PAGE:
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Bigger and Badder

Ron Partlow
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Arnolds Rhythm

I remember watching Pumping Iron for the first time when I was 16. I’d already been training for a couple years with dreams of being a “real” bodybuilder one day. My friends and I probably watched that old VHS tape a few dozen times; it explored so many avenues. The history, motivation, instruction, psychology, and culture of bodybuilding were all there. As much as we liked the humour, story, and competition scenes, it was the hardcore training that we focused on more than anything. Watching him train and hearing him speak about the workouts was where the real gold was.

I remember putting on certain parts of the movie while I was getting ready for the gym. If it was back day, we would watch the scene of Arnold doing T-bar and seated cable rows, with those long arms reaching all the way to his toes and then pulling the handle with clean yet explosive reps, right until the handle hit him in the abs.

On chest day, we would watch the parts where he was doing flat dumbell flyes and cable crossovers. You could see his pecs opening up all the way to a full stretch and then contracting hard against the weight, bursting with striations until his hands came all the way together in front of him. Another thing we learned was that Arnold could kick ass and chew gum at the same time, so I would chew gum when I trained, too!

Leg day meant squats, because that was the only exercise where I could hear Arnold and Ed Corney counting in my head. Arnold’s voice saying, “I want to see two more. No matter what.”

Then, with only one rep left, Ed says “God damn!” and cranks out that last rep with Arnold giving him one fingertip spot.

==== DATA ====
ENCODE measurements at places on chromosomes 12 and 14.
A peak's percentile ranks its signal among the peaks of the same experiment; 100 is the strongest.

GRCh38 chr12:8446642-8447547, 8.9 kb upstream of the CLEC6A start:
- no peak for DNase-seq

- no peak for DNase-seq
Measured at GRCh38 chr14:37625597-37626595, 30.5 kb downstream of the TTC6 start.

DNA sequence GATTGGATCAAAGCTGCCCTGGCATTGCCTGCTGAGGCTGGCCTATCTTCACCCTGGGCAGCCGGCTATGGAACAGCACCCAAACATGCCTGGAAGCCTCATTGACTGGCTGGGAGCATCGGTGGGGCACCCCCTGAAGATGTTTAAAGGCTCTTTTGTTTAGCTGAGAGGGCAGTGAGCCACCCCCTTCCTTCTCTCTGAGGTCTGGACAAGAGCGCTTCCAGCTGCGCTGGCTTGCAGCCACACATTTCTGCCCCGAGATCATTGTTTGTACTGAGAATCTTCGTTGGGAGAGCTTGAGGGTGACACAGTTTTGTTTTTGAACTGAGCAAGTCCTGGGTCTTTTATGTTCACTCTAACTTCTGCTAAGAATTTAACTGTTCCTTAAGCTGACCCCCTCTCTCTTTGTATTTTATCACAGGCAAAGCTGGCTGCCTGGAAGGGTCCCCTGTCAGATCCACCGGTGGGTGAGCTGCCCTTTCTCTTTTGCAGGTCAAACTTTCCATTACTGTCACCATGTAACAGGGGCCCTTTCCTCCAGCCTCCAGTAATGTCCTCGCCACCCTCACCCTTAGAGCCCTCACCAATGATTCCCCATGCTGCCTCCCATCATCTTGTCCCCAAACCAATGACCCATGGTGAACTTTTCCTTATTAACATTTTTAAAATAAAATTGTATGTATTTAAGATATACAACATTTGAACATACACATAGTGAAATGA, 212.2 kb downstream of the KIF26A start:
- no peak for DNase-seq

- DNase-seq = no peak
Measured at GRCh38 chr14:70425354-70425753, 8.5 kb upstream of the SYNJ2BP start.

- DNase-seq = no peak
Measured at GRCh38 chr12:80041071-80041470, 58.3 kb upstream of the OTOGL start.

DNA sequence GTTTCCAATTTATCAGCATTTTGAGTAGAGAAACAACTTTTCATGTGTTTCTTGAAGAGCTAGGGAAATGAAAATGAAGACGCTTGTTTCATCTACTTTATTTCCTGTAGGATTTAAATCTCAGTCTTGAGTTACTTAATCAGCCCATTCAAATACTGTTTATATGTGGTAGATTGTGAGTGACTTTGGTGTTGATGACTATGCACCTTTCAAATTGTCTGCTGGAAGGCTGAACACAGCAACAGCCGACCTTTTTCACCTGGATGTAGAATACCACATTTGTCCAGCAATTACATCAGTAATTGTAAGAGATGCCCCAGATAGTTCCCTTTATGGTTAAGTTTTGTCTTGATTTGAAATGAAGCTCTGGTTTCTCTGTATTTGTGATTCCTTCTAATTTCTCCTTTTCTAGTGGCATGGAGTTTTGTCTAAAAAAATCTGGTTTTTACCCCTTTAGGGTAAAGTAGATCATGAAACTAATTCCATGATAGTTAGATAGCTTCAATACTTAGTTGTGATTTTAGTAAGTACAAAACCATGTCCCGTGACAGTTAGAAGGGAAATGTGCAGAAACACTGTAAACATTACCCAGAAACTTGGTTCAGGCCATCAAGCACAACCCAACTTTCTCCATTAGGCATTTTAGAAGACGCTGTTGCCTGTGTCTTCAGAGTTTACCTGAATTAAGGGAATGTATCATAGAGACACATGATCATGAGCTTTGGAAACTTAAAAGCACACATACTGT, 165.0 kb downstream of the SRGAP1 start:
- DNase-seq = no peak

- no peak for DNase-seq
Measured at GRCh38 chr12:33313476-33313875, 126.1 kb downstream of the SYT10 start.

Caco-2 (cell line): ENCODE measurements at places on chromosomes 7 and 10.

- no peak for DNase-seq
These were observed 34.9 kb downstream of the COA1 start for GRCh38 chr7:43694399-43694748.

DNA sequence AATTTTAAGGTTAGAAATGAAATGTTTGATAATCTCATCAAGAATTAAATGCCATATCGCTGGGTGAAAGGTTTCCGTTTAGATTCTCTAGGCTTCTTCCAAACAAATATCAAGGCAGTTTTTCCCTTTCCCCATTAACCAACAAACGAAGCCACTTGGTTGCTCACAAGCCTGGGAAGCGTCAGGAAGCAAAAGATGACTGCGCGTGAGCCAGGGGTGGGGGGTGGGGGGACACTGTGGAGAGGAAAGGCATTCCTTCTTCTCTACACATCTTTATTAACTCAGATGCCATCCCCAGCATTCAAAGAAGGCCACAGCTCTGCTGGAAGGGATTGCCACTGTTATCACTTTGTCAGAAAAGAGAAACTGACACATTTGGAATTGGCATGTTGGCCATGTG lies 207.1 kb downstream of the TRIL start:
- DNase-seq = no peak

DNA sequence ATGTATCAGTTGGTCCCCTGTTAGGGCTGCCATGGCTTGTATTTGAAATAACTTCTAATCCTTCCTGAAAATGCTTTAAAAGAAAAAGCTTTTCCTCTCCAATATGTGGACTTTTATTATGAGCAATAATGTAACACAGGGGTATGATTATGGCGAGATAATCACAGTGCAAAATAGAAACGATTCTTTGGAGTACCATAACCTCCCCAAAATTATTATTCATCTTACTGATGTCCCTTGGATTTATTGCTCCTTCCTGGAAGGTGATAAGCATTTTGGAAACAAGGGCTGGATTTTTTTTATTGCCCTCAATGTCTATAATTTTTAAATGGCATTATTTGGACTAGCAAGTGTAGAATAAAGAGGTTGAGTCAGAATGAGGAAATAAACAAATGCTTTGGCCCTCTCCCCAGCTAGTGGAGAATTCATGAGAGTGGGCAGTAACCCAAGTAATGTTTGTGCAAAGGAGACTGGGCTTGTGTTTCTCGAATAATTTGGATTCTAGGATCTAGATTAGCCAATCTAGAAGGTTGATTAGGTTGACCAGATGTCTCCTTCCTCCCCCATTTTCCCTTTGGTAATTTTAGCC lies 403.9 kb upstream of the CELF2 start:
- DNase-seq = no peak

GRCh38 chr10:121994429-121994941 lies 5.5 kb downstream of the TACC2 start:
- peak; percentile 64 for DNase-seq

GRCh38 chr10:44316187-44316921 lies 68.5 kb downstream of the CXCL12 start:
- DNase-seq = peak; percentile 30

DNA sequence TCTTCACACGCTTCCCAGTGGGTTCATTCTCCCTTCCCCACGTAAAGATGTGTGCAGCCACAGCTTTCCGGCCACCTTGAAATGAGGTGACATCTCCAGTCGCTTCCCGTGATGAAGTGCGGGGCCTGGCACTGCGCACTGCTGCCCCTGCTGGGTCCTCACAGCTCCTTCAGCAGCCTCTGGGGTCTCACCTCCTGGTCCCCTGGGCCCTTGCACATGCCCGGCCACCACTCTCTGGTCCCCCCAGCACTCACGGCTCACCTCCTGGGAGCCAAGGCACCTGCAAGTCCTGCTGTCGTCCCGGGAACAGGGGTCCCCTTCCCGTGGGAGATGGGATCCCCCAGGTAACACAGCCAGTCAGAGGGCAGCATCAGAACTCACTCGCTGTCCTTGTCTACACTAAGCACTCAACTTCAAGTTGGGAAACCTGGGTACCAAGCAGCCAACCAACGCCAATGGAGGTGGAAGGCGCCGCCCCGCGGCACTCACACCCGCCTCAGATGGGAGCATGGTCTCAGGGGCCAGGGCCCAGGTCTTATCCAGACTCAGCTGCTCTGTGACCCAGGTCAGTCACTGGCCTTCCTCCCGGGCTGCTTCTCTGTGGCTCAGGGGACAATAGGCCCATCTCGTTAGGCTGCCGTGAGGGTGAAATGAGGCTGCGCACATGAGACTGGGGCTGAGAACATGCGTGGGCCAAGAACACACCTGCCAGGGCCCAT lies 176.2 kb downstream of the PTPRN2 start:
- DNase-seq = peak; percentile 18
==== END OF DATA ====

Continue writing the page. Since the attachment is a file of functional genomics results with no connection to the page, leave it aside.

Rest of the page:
For years after that, whenever I found myself looking down the barrel of a rep that seemed impossible, I would say “God damn!” That would always give me a boost.

Aside from all the bad-assery (and gum chewing), there was much to learn from mimicking the form Arnold used. He seemed to have a rhythm to everything, with some natural body movement in a way that helped put more stress on the muscle, not less.

For example, watch him do the concentration curls in the scene where he’s talking about sex/the pump. He curls the dumbbell up to the top with a little bit of swing, just to make it possible to curl that weight up. He pulls the biceps through the full concentric portion of the rep, then lowers it with full tension on the biceps. It’s subtle, and I’m not sure Arnold ever meant for it to be analyzed like that. Inducing a massive pump just felt good to him, and it kept a lot of tension on the target muscle. He found his style and rhythm, and it clearly worked for him. It’s also still a weapon I use in my arsenal. Some exercises simply feel better and more natural with a little body movement, plus you get to resist heavier negatives, which is a great way to overload things. Get what I’m saying?

Train like hell,
Ron Partlow

For another article about how Arnold trained, ie. Using a two-a-day routine, click here!